BYOD, or Bring Your Own Device, is simply the practice of giving employees the option of using their own devices – such as smartphones, tablets or laptops – for work, instead of company-owned hardware.
BYOD policies can deliver savings and reduce pressure on stretched IT departments. However, such programs must be well managed if they are to be a help, not a hindrance, to the enterprise.
Isn’t BYOD Just Another Business Buzzword?
It might get thrown around a lot by professionals, some of which may not know exactly what it means, but BYOD certainly isn’t just empty hype and hot air.
Already we’re seeing the majority of businesses embrace some form of BYOD, with more than 67% of workers now using their own devices at work and 72% of companies either supporting BYOD or planning to support it, according to Tech Pro Research.
Whatever your opinion of BYOD, the truth is that at this point it's irrepressible. Whether or not you have an official BYOD program, many employees are going to connect personal devices to work networks, as well as use them for work tasks.
While it's unlikely you'll stop employees from checking business emails on their smartphone or reviewing documents on their tablet, you can take back control of how personal devices are used in your business by implementing a BYOD program, supported by a clear and comprehensive policy - helping mitigate security risks and increase financial benefits.
What are the Benefits of BYOD?
Purchasing a new phone and laptop (along with any peripherals required) for every employee is extremely expensive. One of BYOD’s biggest benefits is the potential to reduce enterprise technology spend by scaling back on the number of devices you purchase.
There's also the opportunity to increase profit as a direct result of improving productivity. Allowing large and diverse enterprise workforces to use the technology they prefer, rather than a one-device-fits-all solution, empowers employees to get more done.
It's this increased productivity that's widely vindicated BYOD programs, with a Cisco study showing U.S. BYOD workers save an average of 81 minutes per week – which adds up to nearly nine working days a year.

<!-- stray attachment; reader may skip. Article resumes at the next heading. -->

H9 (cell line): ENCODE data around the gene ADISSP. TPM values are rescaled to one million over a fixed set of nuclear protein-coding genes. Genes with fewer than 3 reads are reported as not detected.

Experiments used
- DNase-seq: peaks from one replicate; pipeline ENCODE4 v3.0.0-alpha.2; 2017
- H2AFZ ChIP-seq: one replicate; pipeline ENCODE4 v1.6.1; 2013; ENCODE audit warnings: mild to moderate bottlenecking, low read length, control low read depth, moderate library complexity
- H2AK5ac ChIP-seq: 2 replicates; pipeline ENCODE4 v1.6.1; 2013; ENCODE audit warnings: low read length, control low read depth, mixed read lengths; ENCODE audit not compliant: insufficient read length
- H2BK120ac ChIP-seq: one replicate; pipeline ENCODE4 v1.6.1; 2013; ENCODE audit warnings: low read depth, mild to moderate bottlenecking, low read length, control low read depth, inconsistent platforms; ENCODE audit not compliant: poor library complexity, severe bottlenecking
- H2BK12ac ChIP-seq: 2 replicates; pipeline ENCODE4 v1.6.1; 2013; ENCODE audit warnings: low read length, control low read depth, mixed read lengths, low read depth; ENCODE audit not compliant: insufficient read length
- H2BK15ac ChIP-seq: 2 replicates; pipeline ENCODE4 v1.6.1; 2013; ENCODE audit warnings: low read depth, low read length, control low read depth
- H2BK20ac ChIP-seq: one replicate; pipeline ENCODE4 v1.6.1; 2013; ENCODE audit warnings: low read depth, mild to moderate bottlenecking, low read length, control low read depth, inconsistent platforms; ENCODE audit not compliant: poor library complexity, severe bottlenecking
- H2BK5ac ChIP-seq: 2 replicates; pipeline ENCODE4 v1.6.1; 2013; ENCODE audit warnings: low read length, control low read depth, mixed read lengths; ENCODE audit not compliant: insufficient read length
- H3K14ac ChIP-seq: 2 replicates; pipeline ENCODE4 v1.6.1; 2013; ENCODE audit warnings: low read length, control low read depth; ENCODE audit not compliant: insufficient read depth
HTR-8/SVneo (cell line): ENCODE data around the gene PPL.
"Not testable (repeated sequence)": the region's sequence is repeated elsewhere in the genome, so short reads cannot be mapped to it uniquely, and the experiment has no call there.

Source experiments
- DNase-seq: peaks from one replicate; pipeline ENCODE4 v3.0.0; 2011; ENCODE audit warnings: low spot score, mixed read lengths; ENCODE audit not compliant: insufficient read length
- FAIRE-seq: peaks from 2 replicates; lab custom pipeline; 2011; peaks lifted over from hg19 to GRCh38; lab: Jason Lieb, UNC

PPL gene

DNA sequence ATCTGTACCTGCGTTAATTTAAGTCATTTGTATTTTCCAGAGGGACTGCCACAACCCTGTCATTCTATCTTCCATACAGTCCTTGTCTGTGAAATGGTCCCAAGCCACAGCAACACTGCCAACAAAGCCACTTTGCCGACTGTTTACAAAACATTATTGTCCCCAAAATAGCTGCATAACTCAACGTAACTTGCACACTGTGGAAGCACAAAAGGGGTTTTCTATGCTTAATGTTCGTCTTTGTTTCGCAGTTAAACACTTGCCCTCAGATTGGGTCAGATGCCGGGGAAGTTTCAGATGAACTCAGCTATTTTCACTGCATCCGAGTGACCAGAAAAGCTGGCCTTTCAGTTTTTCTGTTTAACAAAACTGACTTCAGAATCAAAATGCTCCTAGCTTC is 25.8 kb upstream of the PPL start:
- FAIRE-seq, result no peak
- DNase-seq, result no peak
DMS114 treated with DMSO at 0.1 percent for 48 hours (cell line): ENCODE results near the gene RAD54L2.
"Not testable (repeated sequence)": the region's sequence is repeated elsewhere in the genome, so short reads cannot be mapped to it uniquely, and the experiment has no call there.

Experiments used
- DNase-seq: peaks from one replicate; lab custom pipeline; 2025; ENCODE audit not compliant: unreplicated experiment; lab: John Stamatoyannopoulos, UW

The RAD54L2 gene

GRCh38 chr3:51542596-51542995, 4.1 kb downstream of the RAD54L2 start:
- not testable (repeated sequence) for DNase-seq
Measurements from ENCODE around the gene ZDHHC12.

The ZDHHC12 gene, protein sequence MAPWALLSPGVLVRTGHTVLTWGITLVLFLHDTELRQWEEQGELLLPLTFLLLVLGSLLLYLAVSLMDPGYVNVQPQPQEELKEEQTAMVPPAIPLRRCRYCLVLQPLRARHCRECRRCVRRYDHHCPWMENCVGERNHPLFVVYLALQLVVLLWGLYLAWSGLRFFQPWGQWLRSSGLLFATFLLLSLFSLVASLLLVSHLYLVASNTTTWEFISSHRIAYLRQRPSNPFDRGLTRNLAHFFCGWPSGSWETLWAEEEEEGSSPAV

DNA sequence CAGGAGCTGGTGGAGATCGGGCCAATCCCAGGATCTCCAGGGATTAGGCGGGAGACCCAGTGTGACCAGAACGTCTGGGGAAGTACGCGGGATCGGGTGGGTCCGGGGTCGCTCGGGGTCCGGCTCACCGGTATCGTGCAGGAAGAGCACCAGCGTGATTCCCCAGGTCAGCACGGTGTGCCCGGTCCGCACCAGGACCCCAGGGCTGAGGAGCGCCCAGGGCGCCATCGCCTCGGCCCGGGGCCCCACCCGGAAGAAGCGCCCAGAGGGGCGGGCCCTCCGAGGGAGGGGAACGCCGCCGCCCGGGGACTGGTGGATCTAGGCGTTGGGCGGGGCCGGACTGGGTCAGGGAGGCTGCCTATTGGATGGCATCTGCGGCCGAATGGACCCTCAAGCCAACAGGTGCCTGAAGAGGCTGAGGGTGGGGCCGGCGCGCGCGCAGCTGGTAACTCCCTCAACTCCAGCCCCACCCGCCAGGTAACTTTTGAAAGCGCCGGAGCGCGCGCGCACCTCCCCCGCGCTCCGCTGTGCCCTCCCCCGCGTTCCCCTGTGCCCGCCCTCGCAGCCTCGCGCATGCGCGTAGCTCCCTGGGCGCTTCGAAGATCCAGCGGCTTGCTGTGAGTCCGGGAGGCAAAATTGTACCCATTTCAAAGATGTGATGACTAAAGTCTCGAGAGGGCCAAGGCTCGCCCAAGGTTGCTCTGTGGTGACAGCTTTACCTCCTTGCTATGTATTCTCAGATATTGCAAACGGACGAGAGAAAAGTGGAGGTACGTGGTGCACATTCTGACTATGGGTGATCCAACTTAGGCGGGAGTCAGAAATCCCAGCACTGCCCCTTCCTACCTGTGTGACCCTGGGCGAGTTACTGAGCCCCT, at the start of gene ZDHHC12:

It’s not just good for business though, BYOD programs have also been shown to have a positive effect on employees too, with 78% of BYOD workers saying that it helps them achieve a better balance between their professional and personal lives.
BYOD is also an opportunity for enterprises to better utilize overstretched IT departments. Rather than simply trying to keep pace with the evolution of technology, your IT team can focus on areas that drive measurable results for your business.
What are the Risks?
BYOD is clearly beneficial for a business, but there are risks too and security tops the list of concerns, with 81% of managers surveyed citing data security as the primary barrier to BYOD adoption
Although they’re right to be concerned about BYOD security, business owners are also complicit in the issue by not doing enough to manage their program. In fact, 80% of all BYOD is completely unmanaged according to a SecureEdge Networks' study.
Other surveys show that 77% of employees say they’ve received no instruction in the risks of using their own devices at work and, even more worryingly, only 64% of companies have a BYOD policy in place.
How to Prepare for BYOD
The best way to get the most out of your BYOD program while making sure your business remains secure is to develop and enforce a strong BYOD policy.
This isn’t too different from any other policy your business has, it’s simply a collection of rules, best-practices and guidelines to help employees use their own devices safely and securely at work.
Although it needs to be easy to understand, your BYOD policy is still an important document and there’s a lot to take into account - including reimbursement, eligibility and legal issues.
For a more in-depth look at all the questions you need to ask and points you need to cover when creating your BYOD policy, download our free, straightforward guide today.